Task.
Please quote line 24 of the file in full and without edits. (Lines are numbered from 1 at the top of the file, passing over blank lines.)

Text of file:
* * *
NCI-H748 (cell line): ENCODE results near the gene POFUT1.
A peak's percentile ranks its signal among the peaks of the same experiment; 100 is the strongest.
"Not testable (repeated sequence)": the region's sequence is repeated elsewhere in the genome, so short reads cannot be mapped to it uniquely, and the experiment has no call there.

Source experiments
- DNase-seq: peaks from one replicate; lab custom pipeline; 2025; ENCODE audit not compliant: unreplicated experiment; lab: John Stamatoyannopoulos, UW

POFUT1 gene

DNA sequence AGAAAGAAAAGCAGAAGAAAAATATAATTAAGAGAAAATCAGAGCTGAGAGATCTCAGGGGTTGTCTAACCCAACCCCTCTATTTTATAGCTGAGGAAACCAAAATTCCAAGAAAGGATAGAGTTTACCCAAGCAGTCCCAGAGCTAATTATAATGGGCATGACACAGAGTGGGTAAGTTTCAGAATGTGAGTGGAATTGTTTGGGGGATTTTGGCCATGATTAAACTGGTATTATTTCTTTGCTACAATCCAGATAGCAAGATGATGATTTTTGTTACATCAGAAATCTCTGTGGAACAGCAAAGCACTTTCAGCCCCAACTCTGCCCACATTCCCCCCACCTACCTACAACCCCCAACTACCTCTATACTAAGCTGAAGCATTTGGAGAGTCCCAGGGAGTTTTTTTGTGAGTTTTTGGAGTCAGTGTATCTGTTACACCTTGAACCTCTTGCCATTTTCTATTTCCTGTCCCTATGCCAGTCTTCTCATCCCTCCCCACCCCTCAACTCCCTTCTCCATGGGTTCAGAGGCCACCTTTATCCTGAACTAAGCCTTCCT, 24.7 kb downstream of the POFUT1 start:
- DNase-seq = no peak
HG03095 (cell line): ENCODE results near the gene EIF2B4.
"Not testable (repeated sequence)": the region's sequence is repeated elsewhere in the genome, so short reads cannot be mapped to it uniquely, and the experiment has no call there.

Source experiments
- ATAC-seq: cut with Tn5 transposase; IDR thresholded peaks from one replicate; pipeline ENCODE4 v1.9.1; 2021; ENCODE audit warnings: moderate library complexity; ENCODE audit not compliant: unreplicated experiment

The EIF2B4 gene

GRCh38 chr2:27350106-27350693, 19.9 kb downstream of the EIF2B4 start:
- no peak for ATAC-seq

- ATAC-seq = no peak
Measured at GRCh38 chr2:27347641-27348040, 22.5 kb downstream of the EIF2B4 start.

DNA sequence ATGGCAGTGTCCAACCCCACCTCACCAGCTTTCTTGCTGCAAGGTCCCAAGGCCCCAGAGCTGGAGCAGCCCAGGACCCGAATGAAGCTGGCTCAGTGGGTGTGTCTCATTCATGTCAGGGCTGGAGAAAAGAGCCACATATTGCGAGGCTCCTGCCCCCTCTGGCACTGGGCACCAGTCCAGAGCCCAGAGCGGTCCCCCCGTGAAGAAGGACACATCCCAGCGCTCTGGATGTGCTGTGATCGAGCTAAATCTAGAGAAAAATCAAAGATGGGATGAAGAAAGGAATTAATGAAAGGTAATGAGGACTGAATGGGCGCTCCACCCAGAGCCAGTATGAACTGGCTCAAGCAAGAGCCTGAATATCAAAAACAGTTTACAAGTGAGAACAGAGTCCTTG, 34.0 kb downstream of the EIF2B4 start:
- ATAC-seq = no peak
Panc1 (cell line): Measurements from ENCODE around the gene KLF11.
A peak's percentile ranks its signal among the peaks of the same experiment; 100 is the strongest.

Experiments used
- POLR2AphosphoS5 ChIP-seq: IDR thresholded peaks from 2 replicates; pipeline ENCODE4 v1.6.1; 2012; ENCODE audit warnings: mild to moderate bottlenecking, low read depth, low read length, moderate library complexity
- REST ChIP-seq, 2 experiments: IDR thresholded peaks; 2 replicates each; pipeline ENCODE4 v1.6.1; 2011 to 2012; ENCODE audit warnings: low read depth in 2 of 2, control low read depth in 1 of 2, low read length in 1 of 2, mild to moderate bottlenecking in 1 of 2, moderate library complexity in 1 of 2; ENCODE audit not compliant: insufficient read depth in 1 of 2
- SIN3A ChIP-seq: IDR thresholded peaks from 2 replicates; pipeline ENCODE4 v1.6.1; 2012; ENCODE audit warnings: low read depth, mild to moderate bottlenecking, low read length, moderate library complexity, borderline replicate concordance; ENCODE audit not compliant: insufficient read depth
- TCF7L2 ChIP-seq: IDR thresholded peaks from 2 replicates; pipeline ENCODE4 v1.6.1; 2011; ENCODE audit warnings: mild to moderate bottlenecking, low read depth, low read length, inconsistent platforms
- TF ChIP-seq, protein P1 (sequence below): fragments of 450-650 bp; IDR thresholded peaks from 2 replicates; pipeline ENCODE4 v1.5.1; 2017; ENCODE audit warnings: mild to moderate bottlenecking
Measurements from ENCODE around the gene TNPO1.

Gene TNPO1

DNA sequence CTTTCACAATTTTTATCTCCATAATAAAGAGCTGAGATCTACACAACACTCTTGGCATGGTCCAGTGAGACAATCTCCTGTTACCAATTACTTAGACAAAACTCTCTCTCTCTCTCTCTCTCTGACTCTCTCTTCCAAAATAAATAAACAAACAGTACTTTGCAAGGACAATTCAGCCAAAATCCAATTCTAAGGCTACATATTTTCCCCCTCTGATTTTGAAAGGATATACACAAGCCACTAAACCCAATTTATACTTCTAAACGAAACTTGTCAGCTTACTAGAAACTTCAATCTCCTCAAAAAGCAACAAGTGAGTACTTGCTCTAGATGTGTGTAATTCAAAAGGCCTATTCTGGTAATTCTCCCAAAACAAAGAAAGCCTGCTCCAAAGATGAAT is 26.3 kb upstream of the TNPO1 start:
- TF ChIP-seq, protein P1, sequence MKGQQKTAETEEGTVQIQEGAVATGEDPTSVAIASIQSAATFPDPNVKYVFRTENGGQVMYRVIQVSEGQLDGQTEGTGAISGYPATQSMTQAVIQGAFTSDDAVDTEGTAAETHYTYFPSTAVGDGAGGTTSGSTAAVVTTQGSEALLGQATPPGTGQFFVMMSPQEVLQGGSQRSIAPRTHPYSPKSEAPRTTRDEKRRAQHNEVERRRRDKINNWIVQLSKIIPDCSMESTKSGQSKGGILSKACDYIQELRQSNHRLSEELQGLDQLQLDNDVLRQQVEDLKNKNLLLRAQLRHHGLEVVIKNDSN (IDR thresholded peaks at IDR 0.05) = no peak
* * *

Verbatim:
- REST ChIP-seq, 2 experiments: IDR thresholded peaks; 2 replicates each; pipeline ENCODE4 v1.6.1; 2011 to 2012; ENCODE audit warnings: low read depth in 2 of 2, control low read depth in 1 of 2, low read length in 1 of 2, mild to moderate bottlenecking in 1 of 2, moderate library complexity in 1 of 2; ENCODE audit not compliant: insufficient read depth in 1 of 2